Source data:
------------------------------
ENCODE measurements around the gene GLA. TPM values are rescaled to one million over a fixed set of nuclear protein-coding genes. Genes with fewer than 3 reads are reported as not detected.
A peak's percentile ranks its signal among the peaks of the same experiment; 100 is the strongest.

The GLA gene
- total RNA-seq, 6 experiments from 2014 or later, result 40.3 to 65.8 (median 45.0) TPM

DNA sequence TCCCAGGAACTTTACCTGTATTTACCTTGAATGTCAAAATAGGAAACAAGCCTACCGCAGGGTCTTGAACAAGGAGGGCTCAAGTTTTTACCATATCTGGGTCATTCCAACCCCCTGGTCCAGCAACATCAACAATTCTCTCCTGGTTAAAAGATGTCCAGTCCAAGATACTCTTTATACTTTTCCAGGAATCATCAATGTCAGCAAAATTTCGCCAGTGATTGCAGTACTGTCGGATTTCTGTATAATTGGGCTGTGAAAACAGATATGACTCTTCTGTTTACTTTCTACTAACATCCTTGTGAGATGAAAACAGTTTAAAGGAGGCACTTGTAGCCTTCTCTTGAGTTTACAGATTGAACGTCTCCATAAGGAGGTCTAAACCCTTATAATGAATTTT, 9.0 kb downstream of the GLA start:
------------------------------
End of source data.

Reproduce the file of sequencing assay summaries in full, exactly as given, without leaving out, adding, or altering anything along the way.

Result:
ENCODE measurements around the gene GLA. TPM values are rescaled to one million over a fixed set of nuclear protein-coding genes. Genes with fewer than 3 reads are reported as not detected.
A peak's percentile ranks its signal among the peaks of the same experiment; 100 is the strongest.

The GLA gene
- total RNA-seq, 6 experiments from 2014 or later, result 40.3 to 65.8 (median 45.0) TPM

DNA sequence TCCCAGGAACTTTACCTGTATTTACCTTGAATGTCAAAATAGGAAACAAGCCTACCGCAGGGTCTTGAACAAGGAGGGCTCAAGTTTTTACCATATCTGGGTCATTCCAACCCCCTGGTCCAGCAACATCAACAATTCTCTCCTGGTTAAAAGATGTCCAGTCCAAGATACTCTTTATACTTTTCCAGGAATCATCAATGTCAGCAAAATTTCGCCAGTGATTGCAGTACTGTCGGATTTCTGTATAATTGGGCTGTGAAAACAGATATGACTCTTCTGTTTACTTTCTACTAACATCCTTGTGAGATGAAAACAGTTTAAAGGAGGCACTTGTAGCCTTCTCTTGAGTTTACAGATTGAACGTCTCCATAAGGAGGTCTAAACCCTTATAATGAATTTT, 9.0 kb downstream of the GLA start: